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UNM Pension Savings Claim of $100M Questioned

Copyright © 2011 Albuquerque Journal

University of New Mexico Foundation officials recently proclaimed that moving away from UNM to independent status would save the state’s Public Employees Retirement Association pension fund “$100 million-plus” over time.

But state officials say that estimate is speculative and based on “funny math.” And in any case, it’s the wrong pension fund.

Foundation trustee Carl Alongi in a July 22 op-ed article published in the Journal, discussed benefits of the 2008 decision to separate UNM Foundation operations from the university. He wrote that employees no longer eligible for the state’s Public Employees Retirement Association pension will save the fund more than $100 million.

Alongi said last week that his reference to PERA was a mistake and that it was the Educational Retirement Board pension plan affected by the switch.

The savings estimate was based on an assumption that all of the foundation’s 86 employees would leave behind ERB retirement benefits earned before the 2008 transition. The calculations were based on an average salary of $60,000.

“That’s funny math, because we’re not getting in the contributions. They’re ignoring the investment earnings we would have on the money,” ERB Executive Director Jan Goodwin said.

When foundation workers transitioned from being state UNM employees to private foundation employees, they stopped accruing new ERB pension benefits.

Employees who worked for the state for more than five years were given the option of keeping their previously earned retirement benefits and collecting payments after age 65, or withdrawing their own contributions to the fund for a private plan and leaving behind what UNM paid on their behalf.

Employees with less than five years were given their contributions back. All employees were given a one-time 3 percent raise to offset the lost ERB benefit and a private retirement account.

Goodwin said the foundation’s stated savings are speculative and don’t account for all the employees who retained some benefit from the ERB. For example, a 10-year employee earning $60,000 who left UNM to join the foundation could still receive $14,000 per year from ERB when he or she retires at age 65.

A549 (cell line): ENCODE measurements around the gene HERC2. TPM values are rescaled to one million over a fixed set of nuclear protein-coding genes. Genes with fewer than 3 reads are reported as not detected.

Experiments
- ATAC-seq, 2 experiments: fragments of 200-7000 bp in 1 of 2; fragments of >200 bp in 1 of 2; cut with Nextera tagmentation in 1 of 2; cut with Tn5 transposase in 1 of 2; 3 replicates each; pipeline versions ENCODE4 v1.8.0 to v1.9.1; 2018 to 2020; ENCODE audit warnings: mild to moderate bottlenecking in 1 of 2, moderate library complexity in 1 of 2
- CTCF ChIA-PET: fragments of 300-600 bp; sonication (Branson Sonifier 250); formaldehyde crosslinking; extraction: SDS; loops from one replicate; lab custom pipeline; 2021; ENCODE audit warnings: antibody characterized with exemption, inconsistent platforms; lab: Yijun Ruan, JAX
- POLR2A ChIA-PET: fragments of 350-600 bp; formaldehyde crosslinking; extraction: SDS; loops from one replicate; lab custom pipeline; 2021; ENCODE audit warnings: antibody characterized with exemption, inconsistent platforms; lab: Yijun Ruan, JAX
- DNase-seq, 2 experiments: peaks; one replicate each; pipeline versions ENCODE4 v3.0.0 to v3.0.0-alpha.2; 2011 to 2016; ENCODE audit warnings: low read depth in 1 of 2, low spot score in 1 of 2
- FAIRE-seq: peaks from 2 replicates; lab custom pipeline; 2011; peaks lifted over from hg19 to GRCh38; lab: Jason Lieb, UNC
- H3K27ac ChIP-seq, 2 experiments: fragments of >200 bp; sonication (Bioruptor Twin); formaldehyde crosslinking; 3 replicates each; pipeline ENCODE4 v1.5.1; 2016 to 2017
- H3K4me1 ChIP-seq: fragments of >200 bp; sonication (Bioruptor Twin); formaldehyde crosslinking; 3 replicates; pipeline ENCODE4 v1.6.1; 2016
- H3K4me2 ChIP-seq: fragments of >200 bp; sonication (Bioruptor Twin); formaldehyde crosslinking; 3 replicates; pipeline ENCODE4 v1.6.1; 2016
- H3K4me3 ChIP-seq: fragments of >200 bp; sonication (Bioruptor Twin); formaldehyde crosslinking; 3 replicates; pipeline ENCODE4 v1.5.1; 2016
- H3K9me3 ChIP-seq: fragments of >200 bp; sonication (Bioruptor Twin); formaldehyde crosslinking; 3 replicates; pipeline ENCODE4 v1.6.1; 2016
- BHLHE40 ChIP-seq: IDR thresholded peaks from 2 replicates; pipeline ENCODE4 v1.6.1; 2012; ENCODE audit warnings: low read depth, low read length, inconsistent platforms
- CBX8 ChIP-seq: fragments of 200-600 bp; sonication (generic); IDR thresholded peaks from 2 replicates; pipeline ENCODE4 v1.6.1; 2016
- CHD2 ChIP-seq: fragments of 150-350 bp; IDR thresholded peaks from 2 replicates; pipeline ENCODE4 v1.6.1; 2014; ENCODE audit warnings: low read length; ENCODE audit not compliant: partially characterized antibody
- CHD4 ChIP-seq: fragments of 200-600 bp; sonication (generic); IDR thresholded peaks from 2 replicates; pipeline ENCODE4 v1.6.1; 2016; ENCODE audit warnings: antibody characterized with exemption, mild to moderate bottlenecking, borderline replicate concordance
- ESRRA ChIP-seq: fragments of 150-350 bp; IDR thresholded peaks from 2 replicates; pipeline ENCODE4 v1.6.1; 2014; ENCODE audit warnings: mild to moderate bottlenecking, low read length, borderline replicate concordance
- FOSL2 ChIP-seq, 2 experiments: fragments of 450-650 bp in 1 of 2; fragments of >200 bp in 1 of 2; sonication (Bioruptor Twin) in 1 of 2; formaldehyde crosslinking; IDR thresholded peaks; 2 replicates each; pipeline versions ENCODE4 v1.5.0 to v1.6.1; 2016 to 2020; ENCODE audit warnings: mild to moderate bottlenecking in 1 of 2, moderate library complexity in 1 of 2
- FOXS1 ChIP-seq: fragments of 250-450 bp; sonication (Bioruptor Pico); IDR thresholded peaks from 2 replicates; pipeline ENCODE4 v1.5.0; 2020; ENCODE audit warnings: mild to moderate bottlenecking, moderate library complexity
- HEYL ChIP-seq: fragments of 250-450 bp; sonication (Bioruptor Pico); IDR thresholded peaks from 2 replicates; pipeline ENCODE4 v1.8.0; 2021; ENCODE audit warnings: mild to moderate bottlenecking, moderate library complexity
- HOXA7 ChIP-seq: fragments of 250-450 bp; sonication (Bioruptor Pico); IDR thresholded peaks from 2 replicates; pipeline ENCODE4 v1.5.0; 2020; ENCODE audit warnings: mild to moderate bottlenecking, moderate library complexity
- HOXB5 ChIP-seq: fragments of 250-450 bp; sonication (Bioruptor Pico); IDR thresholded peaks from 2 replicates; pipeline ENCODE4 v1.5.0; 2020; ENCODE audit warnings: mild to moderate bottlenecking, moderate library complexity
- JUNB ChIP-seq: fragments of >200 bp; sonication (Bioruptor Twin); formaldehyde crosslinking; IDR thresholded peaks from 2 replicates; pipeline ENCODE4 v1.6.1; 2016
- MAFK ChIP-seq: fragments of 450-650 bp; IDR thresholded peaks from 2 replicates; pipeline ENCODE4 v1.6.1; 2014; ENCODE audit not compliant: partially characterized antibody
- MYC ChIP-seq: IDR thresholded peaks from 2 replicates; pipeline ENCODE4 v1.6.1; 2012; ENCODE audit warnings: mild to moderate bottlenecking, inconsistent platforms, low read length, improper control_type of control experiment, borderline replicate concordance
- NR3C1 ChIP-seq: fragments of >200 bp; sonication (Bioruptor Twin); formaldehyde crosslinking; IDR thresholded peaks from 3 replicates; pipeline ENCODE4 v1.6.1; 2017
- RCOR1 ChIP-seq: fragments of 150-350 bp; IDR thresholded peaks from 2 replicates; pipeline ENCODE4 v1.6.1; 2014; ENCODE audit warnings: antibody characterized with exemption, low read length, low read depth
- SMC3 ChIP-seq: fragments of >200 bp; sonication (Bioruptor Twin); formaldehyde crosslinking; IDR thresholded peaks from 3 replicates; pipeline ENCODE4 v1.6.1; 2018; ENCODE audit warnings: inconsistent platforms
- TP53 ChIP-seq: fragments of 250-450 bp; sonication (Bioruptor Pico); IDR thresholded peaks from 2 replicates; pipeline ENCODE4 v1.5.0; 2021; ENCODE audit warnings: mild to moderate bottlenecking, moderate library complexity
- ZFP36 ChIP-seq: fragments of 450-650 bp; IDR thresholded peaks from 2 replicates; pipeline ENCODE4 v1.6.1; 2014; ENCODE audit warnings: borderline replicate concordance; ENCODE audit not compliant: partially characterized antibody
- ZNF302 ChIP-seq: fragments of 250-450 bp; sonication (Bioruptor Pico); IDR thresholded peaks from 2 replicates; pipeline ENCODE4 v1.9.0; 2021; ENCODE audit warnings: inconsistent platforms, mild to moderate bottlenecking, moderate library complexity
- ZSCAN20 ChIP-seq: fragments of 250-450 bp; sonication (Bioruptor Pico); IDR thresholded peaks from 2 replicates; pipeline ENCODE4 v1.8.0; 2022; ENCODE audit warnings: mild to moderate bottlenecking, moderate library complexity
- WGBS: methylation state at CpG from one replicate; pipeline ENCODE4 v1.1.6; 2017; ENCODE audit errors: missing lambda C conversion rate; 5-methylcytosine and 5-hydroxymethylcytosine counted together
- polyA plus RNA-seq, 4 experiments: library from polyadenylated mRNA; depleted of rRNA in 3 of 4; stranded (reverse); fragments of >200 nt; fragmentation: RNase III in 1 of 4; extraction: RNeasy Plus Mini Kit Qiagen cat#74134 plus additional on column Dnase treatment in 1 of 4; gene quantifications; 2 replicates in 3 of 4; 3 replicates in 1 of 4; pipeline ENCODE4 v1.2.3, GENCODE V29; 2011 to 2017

At least 17 foundation workers have chosen to remain UNM employees to continue to accrue new retirement benefits and qualify for maximum pension.

Foundation spokeswoman Wendy Antonio said the $100 million savings assumption was a “quick estimate.”

“A number of different parameters can be applied to calculate a variety of savings estimates in terms of variables, but the point still holds: saving public dollars is important right now, and this transition was a step in the right direction,” Antonio wrote in an e-mail.

Net savings

The pension fund savings are unclear, but the foundation’s transition did save UNM money by limiting retirement contributions, Alongi said.

UNM contributing to the ERB on behalf of its employees currently pays nearly 9.2 percent of salary. The foundation, however, limits its private retirement fund contributions to 4 percent, saving about $365,000 in annual benefits payments on its $7 million yearly payroll.

“The (pension savings) assertion was probably badly worded. It’s saving the University of New Mexico money not to have those 80-some employees,” Alongi said.

The foundation this year reported raising $83 million in gifts and pledges on behalf of UNM, $5 million more than the group’s $78 million goal.
— This article appeared on page C1 of the Albuquerque Journal

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